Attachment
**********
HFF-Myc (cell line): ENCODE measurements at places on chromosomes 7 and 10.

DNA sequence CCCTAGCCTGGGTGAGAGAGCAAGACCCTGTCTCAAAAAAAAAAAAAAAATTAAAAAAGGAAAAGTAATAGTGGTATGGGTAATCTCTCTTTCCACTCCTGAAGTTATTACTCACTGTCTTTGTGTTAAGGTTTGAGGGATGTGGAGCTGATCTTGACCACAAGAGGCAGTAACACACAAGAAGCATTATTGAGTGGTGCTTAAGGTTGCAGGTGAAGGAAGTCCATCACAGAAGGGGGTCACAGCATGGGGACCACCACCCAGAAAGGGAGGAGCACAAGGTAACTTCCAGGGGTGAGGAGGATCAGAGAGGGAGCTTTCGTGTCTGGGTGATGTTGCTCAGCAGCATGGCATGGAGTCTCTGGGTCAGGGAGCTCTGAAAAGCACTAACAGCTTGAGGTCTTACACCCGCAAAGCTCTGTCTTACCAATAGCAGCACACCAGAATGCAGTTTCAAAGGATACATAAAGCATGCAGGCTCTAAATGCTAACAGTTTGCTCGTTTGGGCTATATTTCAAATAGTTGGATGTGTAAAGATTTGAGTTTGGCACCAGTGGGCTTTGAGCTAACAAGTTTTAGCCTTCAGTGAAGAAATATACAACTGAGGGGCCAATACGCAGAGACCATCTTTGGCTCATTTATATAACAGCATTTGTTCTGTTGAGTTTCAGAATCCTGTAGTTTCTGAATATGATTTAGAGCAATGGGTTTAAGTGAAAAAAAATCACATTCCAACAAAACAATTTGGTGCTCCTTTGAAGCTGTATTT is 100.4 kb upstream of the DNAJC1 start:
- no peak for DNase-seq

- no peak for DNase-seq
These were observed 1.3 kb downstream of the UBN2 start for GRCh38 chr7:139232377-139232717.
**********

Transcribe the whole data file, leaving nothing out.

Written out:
HFF-Myc (cell line): ENCODE measurements at places on chromosomes 7 and 10.

DNA sequence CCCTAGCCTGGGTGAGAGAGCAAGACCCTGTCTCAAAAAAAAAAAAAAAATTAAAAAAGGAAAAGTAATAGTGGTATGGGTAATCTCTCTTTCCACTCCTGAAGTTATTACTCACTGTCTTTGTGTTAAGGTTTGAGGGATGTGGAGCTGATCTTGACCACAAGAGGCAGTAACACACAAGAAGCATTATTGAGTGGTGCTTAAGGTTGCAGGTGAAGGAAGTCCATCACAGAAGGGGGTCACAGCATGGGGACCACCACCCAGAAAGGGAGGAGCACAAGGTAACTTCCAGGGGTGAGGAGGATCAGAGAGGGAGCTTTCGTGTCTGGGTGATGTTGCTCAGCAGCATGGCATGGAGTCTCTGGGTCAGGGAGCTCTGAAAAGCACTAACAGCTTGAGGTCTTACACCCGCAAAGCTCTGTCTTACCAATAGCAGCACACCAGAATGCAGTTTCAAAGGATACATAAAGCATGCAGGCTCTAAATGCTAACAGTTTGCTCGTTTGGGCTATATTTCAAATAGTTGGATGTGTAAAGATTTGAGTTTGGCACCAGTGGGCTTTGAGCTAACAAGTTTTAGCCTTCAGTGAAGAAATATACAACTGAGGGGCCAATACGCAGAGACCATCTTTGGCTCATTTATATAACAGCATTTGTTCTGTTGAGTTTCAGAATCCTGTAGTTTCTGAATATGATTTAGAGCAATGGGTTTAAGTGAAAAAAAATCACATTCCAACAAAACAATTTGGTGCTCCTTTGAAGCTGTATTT is 100.4 kb upstream of the DNAJC1 start:
- no peak for DNase-seq

- no peak for DNase-seq
These were observed 1.3 kb downstream of the UBN2 start for GRCh38 chr7:139232377-139232717.